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  #61  
Old Posted Aug 31, 2013, 4:39 PM
Razor Razor is offline
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A lil ot, but as a Canadian, I find it fascinating that you Americans have so many geographical regions all having large urban centers ..If you have career that is urban- centric you have all these choices..We just aren't as mobile up here. You can go from living in Boston to Chicago to San Fran and back to the mid-west in Minneapolis.Let alone Dallas or Atlanta if desired..This is why you are more apt to run into or know someone from your home-town in any of our larger centres...It's true!
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  #62  
Old Posted Aug 31, 2013, 5:01 PM
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My personal definition: Cleveland on the east to Lincoln/Wichita on the west, Canada on the north to Wichita/Springfield, MO/Cincinnati, OH on the south. Tulsa, Louisville, and Pittsburgh are just outside what I'd call the Midwest, and I'd lump the High Plains with the West before the Midwest. Basically, it's the large areas of North woods and croplands (but north of Oklahoma).
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  #63  
Old Posted Sep 5, 2013, 3:20 AM
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Quote:
Originally Posted by Black Box View Post
The Midwest to me has always been the Dakotas, Kansas, Nebraska, Missouri, Iowa, Minnesota, Wisconsin, Illinois, Indiana, Ohio and Michigan
Yep. That fits my definition. People throwing out areas like Pittsburgh, Texas and Utah is just crazy. Those are not midwest at all.
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  #64  
Old Posted Jan 10, 2014, 2:56 PM
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Centropolis Centropolis is offline
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Oklahoma is a funky one, Tulsa resembles Kansas City in many ways, whereas OKC looks towards Dallas. Tulsa and Louisville are both heavily transitional, though, towards the southern plains and the southeast. Even in Springfield, MO you start to feel a bit of a southern plains pull.
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  #65  
Old Posted Feb 7, 2014, 8:23 PM
ATXboom ATXboom is offline
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There is great overlap between regions, all driven by personal perception. Here are some good maps that show perception studies: http://www.geog.nau.edu/courses/alew...pters/ch1.html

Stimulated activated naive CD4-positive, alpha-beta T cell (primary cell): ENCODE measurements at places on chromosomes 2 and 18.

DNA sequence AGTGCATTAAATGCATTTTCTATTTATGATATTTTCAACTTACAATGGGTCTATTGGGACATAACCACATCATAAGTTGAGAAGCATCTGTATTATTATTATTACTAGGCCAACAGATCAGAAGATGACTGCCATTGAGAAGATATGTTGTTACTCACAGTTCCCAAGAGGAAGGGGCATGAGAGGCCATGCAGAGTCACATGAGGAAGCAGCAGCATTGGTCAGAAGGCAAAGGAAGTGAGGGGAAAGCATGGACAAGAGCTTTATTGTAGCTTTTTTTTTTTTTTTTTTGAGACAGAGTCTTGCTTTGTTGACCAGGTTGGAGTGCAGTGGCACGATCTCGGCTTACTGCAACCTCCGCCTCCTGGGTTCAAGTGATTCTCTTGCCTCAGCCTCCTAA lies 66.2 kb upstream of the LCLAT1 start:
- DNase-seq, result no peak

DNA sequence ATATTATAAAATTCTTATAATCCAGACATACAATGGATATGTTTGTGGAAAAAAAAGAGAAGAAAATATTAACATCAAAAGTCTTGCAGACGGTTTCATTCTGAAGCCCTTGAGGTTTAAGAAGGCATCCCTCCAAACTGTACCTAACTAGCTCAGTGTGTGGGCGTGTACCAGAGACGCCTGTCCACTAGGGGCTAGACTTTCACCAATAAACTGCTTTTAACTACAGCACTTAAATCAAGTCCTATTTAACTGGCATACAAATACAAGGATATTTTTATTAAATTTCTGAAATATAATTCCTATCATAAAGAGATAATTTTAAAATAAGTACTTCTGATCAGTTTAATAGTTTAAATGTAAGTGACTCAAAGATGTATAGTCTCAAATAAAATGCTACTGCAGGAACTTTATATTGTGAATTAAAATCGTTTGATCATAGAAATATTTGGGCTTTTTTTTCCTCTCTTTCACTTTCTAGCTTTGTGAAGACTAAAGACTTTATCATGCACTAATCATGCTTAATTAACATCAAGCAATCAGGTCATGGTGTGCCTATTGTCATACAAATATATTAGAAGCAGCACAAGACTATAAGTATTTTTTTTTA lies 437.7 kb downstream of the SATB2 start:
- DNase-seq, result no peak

For instance, Ohio is both midwest and northeast. Texas is both south and southwest.

I grew up in northern Ohio as associate more with Great Lakes or Rust Belt than midwest... but if you live near the border of Indian that would be different. I now live in Austin and this is not South culturally but if I head to east texas it is.

Midwest typically means grain belt like Iowa, Kansas, etc. Then what is the difference between great plains and midwest? I imagine everyone has a different answer based on where they've lived and been.
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  #66  
Old Posted Jun 24, 2014, 7:39 PM
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creamcityleo79 creamcityleo79 is offline
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Quote:
Originally Posted by Guiltyspark View Post
Yep. That fits my definition. People throwing out areas like Pittsburgh, Texas and Utah is just crazy. Those are not midwest at all.
My definition, too! To me, Midwest is a mix of Rust Belt/Great Lakes big cities (Milwaukee, Chicago, Detroit, Cleveland, Indianapolis, St. Louis, etc), Plains (KC, Omaha, Fargo, Minneapolis-St Paul), and smaller, urban, industrialized cities (ie. Dayton, Madison, Peoria, Cedar Rapids). Tulsa, SLC, and Denver are NOT Midwest!

Some background on me...originally from California, I have also lived in Milwaukee, Menomonie (Western WI), and the Twin Cities (where I currently live). I have also lived in Springfield, MO and Colorado Springs and I have spent considerable time in the Midwest, Pacific West, and Intermountain West region.
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  #67  
Old Posted Jun 27, 2014, 5:21 PM
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The North One The North One is offline
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I've never understood why we were called the Midwest, we're nowhere near the west coast, if anything we're the Mideast.

And lol, whoever told you Salt lake city is in the Midwest needs a geography lesson.
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  #68  
Old Posted Jul 2, 2014, 1:56 AM
surplusQ surplusQ is offline
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Originally Posted by The North One View Post
I've never understood why we were called the Midwest, we're nowhere near the west coast, if anything we're the Mideast.

And lol, whoever told you Salt lake city is in the Midwest needs a geography lesson.
When the Northwest Ordinance of 1787 was passed, we were considered the far west frontier. When the Louisiana Purchase was made, our border extended further to the west coast. The area between the Rockies and the Appalachians was thus called the Midwest, and the name stuck.
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